Archives for Race
When I was a teenager in a predominately Jewish girls’ summer camp, we had a little joke: For your sweet sixteen, you got either a pearl ring or a nose job. Several friends opted for the nose. I didn’t, although my nose is no less prominent than theirs were. I like my nose just fine. I have a nose like my mother had and my father had and my brother has. And my grandfather had, for that matter, although I am glad I didn't get his ears. One might even say we have Jewish noses, if one says it with affection, as I do, though many people don’t. (I have a name for people like that. And here’s an interesting article about the term “Jewish nose” in the Journal of the American Medical Association.) I’ve always been grateful to Barbra Streisand for keeping her nose. It’s a proud nose, a trademark nose. Cher broke my heart a little when she had her nose shaved down to something more pert. She lost a lot of what made her look like her. I saw Dolly Parton perform the other night. It was an outstanding evening (here’s my review) but I was troubled through the entire show because Dolly no longer looks like Dolly. I kept waiting for her to take off her mask and be Dolly again. She jokes about her surgery, but when she said something about being a “show horse” and having to keep up her appearance, I felt sad. Joan Rivers also makes me sad. Meg Ryan makes me sad. Kenny Rogers makes me sad. Melanie Griffith makes me sad.
What an interesting few days I’ve had. I write about various topics in my work, including music. Last week, I wrote a blog post for a local newsweekly’s website in which I was critical of a local band. It had snarky moments—Dallas/Fort Worth, where I live, is a snarky media market. But it had a point, and I didn’t accuse anyone of kicking puppies or eating babies or anything. I expected a rough-and-tumble response. I thought I knew what I was getting into. Being called bitchy, perhaps. An F-bomb or two, since I threw one myself. But one of the members of the band is a delicate blossom who also happens to be on a hugely popular afternoon drive-time radio show. And although his show’s stock-in-trade is snarky, Delicate Blossom was devastated by my criticism. He was so upset that he ranted first on his Facebook page, and then on the air. I have avoided direct contact with both of his rants because I’m busy and a little neurotic and I don’t have time be thrown off my game any more than necessary. But I do know the gist of what he said, and the words “fat old bitch” are involved. Also “ugly.” Obviously, I have nothing but disdain for anyone with so little imagination that the only way he can argue is Neanderthal slurs. And I’m puzzled that anyone so thin-skinned is in show business. I tried to shrug this off as just the little crybaby hissyfit it is. Except it’s not.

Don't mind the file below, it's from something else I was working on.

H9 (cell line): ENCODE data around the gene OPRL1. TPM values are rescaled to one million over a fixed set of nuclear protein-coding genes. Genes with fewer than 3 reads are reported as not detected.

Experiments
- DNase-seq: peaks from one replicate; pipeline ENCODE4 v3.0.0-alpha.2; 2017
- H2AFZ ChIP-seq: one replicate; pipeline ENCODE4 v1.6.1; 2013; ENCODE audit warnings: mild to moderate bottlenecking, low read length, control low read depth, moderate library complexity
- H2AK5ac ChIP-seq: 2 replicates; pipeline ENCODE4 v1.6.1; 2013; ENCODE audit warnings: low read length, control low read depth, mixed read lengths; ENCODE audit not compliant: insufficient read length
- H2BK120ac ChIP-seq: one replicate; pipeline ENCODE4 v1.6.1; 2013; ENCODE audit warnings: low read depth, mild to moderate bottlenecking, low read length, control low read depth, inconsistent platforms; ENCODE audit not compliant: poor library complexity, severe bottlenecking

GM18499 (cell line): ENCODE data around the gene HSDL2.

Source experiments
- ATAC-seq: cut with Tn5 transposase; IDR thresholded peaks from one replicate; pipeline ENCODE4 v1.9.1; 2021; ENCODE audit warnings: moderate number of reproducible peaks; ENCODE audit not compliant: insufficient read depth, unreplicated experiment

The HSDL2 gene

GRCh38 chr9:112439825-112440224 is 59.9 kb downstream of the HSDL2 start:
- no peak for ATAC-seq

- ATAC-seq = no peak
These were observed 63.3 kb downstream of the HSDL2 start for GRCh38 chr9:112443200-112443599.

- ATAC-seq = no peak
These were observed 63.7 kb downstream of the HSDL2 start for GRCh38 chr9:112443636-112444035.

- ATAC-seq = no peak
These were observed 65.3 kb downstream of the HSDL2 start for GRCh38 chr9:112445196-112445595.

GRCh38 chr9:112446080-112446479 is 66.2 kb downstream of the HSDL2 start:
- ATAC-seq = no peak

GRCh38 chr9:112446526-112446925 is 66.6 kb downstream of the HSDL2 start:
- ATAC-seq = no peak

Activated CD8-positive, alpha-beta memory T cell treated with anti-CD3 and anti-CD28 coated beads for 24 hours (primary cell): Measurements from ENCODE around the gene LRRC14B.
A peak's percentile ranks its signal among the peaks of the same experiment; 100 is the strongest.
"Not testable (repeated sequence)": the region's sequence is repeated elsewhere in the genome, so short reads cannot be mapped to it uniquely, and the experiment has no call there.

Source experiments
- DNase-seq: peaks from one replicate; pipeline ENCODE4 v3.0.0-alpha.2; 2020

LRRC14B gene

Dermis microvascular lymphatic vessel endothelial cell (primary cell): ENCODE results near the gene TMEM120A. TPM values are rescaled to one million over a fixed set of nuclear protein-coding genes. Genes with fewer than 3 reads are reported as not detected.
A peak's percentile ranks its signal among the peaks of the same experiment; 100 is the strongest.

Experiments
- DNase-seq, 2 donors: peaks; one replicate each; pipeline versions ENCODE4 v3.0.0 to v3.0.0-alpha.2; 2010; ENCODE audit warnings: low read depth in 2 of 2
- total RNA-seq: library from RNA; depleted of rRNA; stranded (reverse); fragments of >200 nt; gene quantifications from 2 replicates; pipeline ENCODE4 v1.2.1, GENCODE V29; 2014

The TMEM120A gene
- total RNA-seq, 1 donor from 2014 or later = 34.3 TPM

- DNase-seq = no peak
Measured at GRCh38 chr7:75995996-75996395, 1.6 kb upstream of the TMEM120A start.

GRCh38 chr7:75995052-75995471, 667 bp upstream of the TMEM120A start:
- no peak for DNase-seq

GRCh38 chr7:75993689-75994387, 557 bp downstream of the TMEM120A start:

Consider the dotty old aunt who comes to family reunions and blurts things others might think but would never say. Things like, “You don’t need that second piece of cake.” Or “You’ll never get a job dressed like a hoochie mama,” or “Is that a toupee or a dead squirrel on your head?” Usually, a beat of shocked silence is followed by nervous chatter about anything else while the person critiqued dies a thousand deaths and silently vows never to attend a family gathering again. But what if Aunt Dotty actually speaks useful truths? She might be dead on with both her assessment and subsequent advice, according to a charming study published in The Journal of Experimental Social Psychology. We know that decline in the brain’s executive function (EF) often results in lowered inhibitions, generally not considered a good thing. But this research finds an upside to lowered inhibitions.